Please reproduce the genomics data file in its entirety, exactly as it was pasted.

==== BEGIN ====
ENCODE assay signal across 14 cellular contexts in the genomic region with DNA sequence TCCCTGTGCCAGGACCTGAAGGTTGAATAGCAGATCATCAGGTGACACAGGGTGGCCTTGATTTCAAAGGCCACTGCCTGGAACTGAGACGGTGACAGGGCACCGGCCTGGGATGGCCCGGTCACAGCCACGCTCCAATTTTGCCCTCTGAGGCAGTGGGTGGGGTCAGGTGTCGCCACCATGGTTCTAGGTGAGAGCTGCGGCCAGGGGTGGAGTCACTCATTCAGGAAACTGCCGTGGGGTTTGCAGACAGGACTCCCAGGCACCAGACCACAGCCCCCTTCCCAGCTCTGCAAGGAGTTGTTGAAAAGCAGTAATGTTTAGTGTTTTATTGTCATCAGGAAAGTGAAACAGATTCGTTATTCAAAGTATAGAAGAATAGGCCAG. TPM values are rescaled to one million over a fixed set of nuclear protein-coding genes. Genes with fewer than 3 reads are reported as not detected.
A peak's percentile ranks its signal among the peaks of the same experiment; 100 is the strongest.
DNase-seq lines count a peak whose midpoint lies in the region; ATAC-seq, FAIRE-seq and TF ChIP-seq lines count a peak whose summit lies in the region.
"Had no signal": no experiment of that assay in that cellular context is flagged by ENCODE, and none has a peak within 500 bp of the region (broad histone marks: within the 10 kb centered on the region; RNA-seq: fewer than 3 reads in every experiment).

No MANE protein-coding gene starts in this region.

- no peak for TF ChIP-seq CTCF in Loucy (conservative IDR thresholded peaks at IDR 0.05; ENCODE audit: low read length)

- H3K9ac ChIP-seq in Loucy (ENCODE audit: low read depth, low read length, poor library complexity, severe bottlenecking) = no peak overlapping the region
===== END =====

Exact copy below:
ENCODE assay signal across 14 cellular contexts in the genomic region with DNA sequence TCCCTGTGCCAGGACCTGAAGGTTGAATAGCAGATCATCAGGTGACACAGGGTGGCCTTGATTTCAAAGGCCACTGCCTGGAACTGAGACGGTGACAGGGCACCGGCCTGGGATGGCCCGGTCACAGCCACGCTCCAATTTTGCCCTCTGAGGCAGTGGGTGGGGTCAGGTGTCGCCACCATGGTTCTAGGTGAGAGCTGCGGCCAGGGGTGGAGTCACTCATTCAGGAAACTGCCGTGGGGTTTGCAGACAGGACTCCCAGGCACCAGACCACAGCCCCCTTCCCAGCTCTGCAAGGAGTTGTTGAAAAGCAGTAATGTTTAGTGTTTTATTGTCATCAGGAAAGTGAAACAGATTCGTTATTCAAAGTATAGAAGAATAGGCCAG. TPM values are rescaled to one million over a fixed set of nuclear protein-coding genes. Genes with fewer than 3 reads are reported as not detected.
A peak's percentile ranks its signal among the peaks of the same experiment; 100 is the strongest.
DNase-seq lines count a peak whose midpoint lies in the region; ATAC-seq, FAIRE-seq and TF ChIP-seq lines count a peak whose summit lies in the region.
"Had no signal": no experiment of that assay in that cellular context is flagged by ENCODE, and none has a peak within 500 bp of the region (broad histone marks: within the 10 kb centered on the region; RNA-seq: fewer than 3 reads in every experiment).

No MANE protein-coding gene starts in this region.

- no peak for TF ChIP-seq CTCF in Loucy (conservative IDR thresholded peaks at IDR 0.05; ENCODE audit: low read length)

- H3K9ac ChIP-seq in Loucy (ENCODE audit: low read depth, low read length, poor library complexity, severe bottlenecking) = no peak overlapping the region